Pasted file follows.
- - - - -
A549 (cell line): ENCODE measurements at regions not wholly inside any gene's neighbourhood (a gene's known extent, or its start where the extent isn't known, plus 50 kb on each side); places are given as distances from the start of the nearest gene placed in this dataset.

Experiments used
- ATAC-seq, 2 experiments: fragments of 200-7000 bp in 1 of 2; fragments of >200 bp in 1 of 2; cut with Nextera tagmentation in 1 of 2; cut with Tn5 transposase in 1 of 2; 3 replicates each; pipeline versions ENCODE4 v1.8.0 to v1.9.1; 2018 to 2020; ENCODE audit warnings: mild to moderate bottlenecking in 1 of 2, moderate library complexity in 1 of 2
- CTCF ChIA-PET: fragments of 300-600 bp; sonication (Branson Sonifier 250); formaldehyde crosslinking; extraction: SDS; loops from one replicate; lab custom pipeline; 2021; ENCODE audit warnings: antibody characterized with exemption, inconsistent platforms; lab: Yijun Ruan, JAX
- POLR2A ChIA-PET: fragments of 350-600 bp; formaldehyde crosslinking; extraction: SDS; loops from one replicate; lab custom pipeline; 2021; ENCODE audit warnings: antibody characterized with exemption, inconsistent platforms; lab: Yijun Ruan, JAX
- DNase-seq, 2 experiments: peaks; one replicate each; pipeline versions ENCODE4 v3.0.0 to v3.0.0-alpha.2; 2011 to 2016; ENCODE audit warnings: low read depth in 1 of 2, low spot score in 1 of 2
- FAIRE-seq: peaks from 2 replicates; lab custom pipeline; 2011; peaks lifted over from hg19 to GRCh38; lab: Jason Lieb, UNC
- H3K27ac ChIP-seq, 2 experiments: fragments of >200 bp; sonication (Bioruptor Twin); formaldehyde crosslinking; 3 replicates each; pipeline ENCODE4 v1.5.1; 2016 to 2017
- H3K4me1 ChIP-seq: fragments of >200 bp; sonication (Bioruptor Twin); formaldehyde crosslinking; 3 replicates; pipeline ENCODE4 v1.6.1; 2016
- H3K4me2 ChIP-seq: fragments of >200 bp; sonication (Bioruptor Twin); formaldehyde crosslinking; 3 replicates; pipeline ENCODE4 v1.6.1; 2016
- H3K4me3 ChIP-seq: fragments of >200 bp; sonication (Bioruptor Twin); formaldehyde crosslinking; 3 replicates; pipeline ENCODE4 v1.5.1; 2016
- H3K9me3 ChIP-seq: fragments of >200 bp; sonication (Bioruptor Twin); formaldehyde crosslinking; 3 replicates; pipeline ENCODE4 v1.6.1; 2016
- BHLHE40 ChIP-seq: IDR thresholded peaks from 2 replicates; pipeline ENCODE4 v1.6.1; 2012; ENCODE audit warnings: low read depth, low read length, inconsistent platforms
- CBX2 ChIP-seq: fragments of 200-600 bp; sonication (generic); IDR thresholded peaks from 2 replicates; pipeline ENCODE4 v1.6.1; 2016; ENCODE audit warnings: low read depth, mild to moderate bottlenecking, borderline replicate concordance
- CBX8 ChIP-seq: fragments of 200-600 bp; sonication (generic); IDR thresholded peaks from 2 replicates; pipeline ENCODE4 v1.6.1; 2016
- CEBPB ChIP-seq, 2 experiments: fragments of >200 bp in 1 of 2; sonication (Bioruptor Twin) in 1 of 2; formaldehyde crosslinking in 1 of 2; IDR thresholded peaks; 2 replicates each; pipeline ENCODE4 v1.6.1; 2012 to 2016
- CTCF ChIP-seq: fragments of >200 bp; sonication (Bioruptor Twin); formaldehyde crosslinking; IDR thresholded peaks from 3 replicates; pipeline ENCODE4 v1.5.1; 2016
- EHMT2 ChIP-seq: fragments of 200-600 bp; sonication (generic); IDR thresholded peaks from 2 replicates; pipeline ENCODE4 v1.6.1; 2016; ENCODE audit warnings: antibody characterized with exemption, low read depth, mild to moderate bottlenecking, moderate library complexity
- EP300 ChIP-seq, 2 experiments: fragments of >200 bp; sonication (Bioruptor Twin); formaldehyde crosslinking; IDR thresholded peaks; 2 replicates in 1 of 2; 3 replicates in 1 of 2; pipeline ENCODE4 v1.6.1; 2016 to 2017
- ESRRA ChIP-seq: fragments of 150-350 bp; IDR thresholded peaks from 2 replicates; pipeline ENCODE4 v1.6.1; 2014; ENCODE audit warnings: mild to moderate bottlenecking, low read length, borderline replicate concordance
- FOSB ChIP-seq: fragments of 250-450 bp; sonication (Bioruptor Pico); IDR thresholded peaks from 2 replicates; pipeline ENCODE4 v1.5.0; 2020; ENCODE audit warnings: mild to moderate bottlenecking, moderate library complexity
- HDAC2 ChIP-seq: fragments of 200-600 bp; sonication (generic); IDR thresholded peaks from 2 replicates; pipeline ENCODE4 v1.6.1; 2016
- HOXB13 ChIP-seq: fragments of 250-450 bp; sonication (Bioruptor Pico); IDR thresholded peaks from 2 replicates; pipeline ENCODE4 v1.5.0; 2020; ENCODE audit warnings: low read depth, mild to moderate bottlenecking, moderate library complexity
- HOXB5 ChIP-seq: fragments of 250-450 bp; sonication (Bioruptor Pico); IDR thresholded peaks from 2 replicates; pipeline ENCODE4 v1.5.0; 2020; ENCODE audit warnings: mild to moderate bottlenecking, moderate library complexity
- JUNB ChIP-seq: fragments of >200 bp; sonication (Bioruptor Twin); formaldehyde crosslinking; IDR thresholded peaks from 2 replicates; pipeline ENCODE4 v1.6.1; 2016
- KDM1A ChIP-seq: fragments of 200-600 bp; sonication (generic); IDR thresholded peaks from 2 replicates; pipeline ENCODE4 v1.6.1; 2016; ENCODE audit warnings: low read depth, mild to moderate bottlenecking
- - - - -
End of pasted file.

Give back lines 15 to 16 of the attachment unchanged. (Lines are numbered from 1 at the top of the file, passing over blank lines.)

- CBX8 ChIP-seq: fragments of 200-600 bp; sonication (generic); IDR thresholded peaks from 2 replicates; pipeline ENCODE4 v1.6.1; 2016
- CEBPB ChIP-seq, 2 experiments: fragments of >200 bp in 1 of 2; sonication (Bioruptor Twin) in 1 of 2; formaldehyde crosslinking in 1 of 2; IDR thresholded peaks; 2 replicates each; pipeline ENCODE4 v1.6.1; 2012 to 2016